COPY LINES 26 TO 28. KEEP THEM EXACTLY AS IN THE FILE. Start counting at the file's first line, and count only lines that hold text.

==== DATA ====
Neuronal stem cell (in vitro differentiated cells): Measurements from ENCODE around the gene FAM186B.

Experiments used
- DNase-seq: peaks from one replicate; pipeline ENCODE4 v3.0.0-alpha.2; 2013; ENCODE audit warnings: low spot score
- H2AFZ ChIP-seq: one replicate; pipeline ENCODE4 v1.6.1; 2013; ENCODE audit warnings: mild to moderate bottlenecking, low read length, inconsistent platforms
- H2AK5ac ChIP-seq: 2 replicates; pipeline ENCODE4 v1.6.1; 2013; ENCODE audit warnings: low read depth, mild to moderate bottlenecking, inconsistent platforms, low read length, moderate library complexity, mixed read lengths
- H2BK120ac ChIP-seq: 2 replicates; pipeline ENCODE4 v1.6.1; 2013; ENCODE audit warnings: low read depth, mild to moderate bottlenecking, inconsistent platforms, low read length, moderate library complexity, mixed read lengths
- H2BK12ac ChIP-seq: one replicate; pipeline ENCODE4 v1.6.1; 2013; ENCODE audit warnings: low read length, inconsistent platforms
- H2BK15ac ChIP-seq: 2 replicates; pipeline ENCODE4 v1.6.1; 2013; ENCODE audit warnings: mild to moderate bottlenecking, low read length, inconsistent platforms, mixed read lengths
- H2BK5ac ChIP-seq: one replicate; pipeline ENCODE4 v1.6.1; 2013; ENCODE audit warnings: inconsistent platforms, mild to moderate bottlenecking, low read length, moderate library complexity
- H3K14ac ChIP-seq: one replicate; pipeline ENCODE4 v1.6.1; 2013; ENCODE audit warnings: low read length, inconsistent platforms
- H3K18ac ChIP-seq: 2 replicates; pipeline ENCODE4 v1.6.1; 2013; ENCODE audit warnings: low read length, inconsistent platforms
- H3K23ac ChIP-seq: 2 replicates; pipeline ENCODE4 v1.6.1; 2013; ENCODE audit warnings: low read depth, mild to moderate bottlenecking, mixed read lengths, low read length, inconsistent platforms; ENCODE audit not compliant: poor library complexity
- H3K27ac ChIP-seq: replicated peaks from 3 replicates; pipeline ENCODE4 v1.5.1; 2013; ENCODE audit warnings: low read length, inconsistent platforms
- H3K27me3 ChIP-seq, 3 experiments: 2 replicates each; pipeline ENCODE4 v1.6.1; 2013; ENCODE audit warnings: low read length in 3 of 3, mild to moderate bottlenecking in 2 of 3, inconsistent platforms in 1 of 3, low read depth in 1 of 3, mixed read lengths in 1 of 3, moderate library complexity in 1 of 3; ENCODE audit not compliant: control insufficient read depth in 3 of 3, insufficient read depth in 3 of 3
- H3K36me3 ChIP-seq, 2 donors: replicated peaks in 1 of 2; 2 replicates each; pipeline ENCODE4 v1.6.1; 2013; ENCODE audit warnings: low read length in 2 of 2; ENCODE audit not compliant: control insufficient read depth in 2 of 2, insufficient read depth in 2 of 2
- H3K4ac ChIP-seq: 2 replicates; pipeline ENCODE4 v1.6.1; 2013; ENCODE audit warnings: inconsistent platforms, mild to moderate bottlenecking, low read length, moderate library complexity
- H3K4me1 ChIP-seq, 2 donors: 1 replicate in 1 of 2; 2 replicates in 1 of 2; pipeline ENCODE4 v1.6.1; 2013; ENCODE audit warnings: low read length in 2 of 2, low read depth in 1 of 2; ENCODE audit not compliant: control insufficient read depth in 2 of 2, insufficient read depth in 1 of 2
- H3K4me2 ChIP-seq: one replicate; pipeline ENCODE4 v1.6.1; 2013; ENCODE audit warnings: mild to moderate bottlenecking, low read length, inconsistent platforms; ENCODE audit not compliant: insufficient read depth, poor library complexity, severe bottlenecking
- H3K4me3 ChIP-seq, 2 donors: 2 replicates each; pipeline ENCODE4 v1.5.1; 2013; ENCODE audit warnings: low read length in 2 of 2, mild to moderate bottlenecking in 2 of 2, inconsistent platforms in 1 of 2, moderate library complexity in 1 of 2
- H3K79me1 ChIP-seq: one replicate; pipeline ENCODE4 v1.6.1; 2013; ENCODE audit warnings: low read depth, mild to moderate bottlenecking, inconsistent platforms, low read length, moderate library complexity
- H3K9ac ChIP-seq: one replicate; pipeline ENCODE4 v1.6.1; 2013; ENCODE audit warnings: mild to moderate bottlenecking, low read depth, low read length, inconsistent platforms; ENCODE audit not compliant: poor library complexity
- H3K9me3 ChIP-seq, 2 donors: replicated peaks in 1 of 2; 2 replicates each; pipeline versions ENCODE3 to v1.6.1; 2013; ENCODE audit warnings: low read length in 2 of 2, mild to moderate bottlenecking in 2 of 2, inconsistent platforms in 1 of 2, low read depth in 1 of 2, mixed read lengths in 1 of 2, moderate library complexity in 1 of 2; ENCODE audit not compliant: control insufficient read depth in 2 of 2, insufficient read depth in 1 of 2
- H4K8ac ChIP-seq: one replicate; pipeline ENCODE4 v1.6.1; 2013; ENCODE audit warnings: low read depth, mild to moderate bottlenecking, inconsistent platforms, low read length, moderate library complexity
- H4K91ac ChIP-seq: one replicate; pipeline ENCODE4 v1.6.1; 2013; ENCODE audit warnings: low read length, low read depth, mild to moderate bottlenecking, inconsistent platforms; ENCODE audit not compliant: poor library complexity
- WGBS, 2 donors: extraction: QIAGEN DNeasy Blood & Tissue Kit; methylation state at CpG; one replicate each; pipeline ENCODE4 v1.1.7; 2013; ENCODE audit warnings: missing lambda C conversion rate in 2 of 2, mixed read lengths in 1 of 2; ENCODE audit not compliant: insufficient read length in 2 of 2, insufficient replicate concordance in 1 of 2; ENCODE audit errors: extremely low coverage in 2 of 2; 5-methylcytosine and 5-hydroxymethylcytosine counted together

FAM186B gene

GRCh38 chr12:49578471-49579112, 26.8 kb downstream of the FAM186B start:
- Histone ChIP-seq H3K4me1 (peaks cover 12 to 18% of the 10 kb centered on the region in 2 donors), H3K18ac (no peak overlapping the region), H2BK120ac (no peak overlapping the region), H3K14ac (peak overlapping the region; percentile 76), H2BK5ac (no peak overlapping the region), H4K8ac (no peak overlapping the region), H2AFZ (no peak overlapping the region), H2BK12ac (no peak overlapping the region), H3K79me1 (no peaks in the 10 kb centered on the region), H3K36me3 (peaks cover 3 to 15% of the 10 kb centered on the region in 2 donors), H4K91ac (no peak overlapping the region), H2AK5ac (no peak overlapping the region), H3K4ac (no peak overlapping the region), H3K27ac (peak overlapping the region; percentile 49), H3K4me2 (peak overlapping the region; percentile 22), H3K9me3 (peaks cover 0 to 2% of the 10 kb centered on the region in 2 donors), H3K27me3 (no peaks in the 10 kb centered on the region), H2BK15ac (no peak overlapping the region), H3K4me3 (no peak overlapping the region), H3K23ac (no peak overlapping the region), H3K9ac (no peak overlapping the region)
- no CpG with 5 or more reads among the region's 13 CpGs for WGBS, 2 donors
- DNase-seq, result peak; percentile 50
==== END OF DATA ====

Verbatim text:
FAM186B gene

GRCh38 chr12:49578471-49579112, 26.8 kb downstream of the FAM186B start:
- Histone ChIP-seq H3K4me1 (peaks cover 12 to 18% of the 10 kb centered on the region in 2 donors), H3K18ac (no peak overlapping the region), H2BK120ac (no peak overlapping the region), H3K14ac (peak overlapping the region; percentile 76), H2BK5ac (no peak overlapping the region), H4K8ac (no peak overlapping the region), H2AFZ (no peak overlapping the region), H2BK12ac (no peak overlapping the region), H3K79me1 (no peaks in the 10 kb centered on the region), H3K36me3 (peaks cover 3 to 15% of the 10 kb centered on the region in 2 donors), H4K91ac (no peak overlapping the region), H2AK5ac (no peak overlapping the region), H3K4ac (no peak overlapping the region), H3K27ac (peak overlapping the region; percentile 49), H3K4me2 (peak overlapping the region; percentile 22), H3K9me3 (peaks cover 0 to 2% of the 10 kb centered on the region in 2 donors), H3K27me3 (no peaks in the 10 kb centered on the region), H2BK15ac (no peak overlapping the region), H3K4me3 (no peak overlapping the region), H3K23ac (no peak overlapping the region), H3K9ac (no peak overlapping the region)